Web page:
This statue of Oscar Wilde stands close to the north west corner the attractive little park at the centre of Merrion Square in Dublin. It’s quite unusual in that it’s made from different colours of stone. It was sculpted by Danny Osborne and was commissioned by the Guinness Ireland group. Wilde isn’t portrayed in the usual staid, dignified pose. Rather he’s lounging provocatively on the rock with something of a smirk on his face. But he was, to say the least, rather an unconventional character and I guess the statue reflects this.
Next to the statue there are a couple of pillars inscribed with some of his most famous quips and sayings. The quotes were chosen by notable Irish artists, scientists, politicians etc. and are carved in their own handwriting.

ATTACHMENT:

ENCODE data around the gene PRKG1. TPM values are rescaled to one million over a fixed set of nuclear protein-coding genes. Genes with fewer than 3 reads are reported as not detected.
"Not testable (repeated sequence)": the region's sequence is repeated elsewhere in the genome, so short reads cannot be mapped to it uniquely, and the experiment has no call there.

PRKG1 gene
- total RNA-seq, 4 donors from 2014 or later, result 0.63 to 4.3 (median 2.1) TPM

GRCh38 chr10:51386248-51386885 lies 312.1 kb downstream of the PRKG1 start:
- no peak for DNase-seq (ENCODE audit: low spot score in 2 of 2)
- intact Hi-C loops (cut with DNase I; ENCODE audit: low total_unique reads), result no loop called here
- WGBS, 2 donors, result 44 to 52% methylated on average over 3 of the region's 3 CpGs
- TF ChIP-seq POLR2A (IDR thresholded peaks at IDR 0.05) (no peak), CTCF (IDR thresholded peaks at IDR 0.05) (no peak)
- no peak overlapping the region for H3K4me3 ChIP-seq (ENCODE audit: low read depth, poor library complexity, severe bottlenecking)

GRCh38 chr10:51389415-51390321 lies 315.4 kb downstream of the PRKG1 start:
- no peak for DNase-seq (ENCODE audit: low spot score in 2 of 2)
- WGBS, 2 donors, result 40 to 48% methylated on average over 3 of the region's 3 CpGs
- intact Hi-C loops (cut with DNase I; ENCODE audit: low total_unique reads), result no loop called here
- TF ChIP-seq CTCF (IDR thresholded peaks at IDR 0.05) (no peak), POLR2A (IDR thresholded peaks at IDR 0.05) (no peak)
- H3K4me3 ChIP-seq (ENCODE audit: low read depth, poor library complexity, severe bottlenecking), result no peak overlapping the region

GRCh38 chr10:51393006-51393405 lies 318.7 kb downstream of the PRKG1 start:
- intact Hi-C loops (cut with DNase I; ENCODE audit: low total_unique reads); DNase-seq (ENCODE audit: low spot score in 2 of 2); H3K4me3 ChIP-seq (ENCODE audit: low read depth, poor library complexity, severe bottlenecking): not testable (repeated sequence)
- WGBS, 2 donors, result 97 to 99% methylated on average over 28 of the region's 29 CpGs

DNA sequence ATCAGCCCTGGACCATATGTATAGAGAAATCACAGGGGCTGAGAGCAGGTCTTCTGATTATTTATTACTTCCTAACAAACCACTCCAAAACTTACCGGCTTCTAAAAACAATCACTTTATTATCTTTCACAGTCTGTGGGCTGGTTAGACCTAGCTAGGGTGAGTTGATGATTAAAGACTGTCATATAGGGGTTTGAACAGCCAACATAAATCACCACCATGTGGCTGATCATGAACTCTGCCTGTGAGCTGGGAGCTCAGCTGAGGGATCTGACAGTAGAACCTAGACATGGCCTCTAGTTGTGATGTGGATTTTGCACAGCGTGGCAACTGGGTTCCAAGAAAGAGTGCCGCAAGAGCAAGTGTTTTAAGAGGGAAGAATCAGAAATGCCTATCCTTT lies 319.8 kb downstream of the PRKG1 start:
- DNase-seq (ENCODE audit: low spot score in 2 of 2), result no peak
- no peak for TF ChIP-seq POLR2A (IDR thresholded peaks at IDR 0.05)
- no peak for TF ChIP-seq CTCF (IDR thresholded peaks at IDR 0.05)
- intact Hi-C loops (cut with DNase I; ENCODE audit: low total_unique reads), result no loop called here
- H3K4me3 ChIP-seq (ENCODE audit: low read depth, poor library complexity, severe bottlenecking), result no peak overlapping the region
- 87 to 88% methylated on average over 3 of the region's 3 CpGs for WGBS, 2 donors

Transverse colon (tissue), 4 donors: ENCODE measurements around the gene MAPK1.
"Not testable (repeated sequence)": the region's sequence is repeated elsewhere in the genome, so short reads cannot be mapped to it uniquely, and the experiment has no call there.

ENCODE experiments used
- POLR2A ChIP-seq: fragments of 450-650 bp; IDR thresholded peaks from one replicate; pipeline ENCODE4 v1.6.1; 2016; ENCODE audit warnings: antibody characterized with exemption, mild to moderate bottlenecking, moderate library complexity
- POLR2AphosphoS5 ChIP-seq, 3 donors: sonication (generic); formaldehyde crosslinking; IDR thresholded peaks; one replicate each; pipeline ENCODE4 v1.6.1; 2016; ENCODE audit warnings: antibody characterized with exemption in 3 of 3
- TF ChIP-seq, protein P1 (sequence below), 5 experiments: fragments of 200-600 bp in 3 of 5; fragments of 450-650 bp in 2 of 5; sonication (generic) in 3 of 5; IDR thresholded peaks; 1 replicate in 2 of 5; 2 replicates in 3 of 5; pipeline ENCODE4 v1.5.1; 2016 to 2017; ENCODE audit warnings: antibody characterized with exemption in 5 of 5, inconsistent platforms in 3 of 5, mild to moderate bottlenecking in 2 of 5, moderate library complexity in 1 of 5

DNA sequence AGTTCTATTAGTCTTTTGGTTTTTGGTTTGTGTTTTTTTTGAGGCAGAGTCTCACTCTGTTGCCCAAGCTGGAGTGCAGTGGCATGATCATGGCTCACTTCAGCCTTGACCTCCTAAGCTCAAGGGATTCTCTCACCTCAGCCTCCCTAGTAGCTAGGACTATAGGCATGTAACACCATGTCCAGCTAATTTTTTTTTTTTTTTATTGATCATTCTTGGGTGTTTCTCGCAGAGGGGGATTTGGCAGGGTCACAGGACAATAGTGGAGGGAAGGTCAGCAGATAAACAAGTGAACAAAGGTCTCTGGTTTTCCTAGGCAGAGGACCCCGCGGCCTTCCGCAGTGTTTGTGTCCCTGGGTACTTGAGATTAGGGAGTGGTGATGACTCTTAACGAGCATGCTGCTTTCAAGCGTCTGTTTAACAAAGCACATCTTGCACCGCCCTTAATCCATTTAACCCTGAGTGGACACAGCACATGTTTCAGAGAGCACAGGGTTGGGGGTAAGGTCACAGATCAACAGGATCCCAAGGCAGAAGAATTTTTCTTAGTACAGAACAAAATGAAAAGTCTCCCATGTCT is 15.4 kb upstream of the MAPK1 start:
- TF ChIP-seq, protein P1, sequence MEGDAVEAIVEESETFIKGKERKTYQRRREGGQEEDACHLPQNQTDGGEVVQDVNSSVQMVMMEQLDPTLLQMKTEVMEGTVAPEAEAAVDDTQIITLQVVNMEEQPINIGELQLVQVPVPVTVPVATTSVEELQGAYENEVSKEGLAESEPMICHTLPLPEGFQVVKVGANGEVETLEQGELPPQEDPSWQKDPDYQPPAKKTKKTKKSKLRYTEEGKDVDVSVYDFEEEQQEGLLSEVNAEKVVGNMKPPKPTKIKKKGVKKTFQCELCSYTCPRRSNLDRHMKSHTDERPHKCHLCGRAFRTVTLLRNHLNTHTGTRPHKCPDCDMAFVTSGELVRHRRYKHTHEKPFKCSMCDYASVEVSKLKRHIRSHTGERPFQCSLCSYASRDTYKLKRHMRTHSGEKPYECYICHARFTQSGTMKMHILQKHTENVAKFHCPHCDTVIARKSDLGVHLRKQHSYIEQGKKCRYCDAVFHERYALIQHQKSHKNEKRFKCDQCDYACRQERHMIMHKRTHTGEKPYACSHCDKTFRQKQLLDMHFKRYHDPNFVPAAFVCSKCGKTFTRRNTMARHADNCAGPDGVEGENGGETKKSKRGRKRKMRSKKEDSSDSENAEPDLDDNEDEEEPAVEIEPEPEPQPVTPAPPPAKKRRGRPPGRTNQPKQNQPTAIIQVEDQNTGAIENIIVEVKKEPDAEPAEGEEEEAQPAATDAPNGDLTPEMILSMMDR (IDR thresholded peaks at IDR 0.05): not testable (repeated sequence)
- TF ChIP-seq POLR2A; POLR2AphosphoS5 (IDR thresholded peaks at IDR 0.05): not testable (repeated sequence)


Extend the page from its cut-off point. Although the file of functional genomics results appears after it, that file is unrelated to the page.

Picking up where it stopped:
On top of each of the pillars are sculpture. On one there is a bronze figure of a pregnant naked woman kneeling which represents Oscars wife Constance.
with a bronze male torso on top of the other.
(the photos were taken during a previous visit during the Spring)
Wilde was born in Dublin and grew up at 1 Merrion Square between 1855 and 1876 in a typical Georgian style terrace house, on the north side of the square just opposite the corner of the park where the statue is located. Today the house is owned by the American College, Dublin, and although there is a blue plaque commemorating Wilde’s time here, it is not open to be visited by the public.
Wilde studied at Trinity College in his native city, but moved to England to continue his education in Oxford and then settled in London.
As the statue is located inside the park, to see it properly visitors need to arrive while the park is open. Closing time depends on the time of year – 9:30pm in midsummer and 4:30pm in midwinter.
The Oscar Wilde fan club have some information on the statue here.
And here’s a video where the sculptor talks about it